INDIANAPOLIS—Fox59 Broke the Story: An Outsider Will Head Up City's Police Force. Mayor Expected To Hold News Conference Thursday
Former White Plains, New York Public Safety Commissioner Dr. Frank Straub is leaving the east coast to take over as public safety director of Indianapolis, the 14th largest city in the United States.
Mayor Ballard is expected to make it official with a news conference Thursday. While Ballard say he's excited to name Straub to the post vacated by Scott Newman, the president of the Indianapolis Fraternal Order of Police is skeptical.
"Concerned certainly would be a good word," said Bill Owensby, president of the FOP.
"I think it's fair to be concerned. Someone coming in from the outside they don't know anything about the community, " he added.
"I think it's a stellar choice for Indianapolis and a sign the city has arrived nationally," said City County Councilman Ben Hunter .
Hunter is a former Sergeant with the Indianapolis Police Department and now director of public safety at Butler University. Hunter is familiar with Straub's resume which includes time working for NYPD.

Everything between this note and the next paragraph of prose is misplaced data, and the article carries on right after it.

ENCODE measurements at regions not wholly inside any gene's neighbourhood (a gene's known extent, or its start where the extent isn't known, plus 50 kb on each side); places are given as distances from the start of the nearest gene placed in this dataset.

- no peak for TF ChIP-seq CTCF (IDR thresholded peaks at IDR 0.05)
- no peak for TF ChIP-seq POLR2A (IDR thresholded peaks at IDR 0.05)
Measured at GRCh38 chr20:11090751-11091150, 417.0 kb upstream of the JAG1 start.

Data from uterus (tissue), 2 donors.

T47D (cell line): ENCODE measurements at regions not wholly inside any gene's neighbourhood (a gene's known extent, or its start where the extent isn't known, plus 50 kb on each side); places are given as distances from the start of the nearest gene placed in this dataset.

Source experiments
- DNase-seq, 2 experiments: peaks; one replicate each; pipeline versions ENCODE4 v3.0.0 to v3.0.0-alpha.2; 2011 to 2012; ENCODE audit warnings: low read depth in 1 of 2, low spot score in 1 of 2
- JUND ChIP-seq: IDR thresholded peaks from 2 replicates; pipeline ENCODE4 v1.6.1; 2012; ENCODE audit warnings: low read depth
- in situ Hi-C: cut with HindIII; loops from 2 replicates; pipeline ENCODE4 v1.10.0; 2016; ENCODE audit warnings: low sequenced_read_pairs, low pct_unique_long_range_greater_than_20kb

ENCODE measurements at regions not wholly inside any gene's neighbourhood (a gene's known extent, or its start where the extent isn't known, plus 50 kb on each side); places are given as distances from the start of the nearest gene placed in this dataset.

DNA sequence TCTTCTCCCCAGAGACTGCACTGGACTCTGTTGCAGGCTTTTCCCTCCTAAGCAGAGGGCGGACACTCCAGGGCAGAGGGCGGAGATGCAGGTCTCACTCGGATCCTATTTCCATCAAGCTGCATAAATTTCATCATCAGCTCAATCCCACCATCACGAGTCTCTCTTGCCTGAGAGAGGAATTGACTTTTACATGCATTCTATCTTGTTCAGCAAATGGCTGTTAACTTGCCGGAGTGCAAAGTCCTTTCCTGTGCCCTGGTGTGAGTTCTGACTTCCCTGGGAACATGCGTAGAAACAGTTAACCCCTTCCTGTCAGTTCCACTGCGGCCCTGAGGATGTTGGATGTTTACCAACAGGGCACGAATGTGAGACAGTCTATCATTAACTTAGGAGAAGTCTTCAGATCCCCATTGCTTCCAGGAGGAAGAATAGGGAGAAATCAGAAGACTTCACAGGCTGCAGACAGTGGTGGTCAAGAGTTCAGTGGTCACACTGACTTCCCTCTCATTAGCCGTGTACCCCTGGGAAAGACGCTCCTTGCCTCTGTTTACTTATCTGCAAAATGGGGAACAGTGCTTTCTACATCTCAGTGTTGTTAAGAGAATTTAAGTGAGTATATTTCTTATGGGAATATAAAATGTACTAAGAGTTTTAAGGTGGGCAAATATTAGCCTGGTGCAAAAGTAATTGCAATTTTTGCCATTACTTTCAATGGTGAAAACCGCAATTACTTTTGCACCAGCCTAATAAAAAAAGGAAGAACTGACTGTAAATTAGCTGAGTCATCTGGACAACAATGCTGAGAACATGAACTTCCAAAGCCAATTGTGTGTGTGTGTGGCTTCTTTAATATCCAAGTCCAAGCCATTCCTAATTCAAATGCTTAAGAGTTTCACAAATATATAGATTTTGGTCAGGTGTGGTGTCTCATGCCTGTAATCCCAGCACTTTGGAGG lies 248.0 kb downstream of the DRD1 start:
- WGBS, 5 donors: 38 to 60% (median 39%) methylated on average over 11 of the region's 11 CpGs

"You don't become a deputy commissioner without a track record. Obviously overseeing a department of 40,000 individuals, he has that."
One other big question officers have is if Straub will remove Mike Spears as Chief.
"They want to know if this guy's going to be a housecleaner," said Owensby.
White Plains is a middle-class bedroom community of the Big Apple. The suburb has a population of 56,000 compared to Indianapolis' population of 750,000. Straub served seven years as Commissioner in White Plains. He also served as NYPD's Deputy Commissioner of training and developed the first responder program after 9 /11.
"I think Indianapolis is a big step up for him," said John Bailey the editor of White Plains CitizeNetReporter online.
With so many years spent on the east coast some question if Straub will cut his teeth in a larger city and go back.
"If it is indeed a stepping stone, and he's here for two years, more power to him if he moves onto bigger and better things," said Owensby.
"But he's still got a job to do here for two years."